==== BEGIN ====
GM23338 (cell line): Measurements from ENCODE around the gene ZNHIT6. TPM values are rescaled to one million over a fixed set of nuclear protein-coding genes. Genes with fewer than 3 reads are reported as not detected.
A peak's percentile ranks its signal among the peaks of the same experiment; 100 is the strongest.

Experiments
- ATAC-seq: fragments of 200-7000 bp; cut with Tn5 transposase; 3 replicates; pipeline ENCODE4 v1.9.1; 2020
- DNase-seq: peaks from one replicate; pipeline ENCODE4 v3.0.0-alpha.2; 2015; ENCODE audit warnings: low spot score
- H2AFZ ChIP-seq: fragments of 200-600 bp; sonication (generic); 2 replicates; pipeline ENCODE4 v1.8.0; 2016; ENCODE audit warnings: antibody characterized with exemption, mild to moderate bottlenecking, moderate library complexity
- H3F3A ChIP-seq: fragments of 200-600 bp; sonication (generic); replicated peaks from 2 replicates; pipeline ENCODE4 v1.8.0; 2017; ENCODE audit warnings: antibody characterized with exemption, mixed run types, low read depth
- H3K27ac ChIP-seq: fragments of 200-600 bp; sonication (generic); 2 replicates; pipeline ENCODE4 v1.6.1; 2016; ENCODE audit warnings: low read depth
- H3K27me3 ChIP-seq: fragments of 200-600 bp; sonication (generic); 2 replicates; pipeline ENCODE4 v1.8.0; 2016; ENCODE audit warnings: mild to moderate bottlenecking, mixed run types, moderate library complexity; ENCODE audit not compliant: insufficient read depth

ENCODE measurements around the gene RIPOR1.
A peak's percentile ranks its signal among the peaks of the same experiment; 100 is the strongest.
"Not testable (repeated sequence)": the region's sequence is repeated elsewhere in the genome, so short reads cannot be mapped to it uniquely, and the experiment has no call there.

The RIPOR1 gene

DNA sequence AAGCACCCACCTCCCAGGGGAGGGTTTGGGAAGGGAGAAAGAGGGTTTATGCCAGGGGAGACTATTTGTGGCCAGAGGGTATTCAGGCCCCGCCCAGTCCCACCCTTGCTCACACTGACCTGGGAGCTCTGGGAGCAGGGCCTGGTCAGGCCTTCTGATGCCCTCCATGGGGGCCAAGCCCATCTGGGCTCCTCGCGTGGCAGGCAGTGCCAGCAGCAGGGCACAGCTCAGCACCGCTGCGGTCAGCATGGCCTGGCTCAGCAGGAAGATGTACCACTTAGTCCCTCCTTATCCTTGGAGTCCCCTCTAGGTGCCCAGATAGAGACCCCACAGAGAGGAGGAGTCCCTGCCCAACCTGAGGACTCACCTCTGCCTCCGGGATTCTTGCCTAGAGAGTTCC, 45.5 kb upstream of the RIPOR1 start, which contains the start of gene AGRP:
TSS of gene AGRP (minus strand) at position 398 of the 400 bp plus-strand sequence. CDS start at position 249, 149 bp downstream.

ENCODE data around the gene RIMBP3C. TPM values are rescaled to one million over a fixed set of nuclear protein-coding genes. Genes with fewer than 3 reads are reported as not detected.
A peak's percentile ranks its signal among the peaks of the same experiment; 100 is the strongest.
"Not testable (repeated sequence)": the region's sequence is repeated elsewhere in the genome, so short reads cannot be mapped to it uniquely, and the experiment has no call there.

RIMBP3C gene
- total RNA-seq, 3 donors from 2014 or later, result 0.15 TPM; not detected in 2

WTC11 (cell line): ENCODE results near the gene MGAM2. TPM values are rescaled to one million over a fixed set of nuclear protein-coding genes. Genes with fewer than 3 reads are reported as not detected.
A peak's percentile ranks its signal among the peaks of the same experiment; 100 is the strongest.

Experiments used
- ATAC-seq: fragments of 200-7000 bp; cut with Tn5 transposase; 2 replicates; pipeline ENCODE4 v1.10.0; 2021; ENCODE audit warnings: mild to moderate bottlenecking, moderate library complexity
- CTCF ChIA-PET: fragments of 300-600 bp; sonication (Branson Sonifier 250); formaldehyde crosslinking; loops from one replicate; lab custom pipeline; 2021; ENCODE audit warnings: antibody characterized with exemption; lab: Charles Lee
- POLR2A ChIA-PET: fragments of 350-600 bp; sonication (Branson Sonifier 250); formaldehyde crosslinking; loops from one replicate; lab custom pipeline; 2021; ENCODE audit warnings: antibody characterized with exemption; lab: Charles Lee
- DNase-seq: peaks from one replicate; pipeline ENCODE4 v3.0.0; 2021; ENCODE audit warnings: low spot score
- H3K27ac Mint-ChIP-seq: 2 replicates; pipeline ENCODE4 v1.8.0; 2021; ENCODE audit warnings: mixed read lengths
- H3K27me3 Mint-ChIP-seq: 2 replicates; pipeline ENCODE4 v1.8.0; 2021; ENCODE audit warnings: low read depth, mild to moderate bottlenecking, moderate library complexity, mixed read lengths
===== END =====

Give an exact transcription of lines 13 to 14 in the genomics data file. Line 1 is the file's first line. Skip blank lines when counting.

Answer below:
The RIPOR1 gene

DNA sequence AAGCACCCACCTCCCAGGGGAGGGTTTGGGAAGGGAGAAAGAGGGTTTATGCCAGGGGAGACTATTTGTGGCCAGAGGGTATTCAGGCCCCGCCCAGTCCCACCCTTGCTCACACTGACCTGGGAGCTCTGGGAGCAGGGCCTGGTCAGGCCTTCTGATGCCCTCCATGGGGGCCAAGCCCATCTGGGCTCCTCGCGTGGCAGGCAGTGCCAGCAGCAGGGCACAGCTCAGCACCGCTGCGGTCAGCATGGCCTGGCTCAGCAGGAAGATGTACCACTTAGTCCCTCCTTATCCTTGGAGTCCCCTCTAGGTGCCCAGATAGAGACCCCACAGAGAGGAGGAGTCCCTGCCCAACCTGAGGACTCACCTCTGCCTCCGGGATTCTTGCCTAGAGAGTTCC, 45.5 kb upstream of the RIPOR1 start, which contains the start of gene AGRP: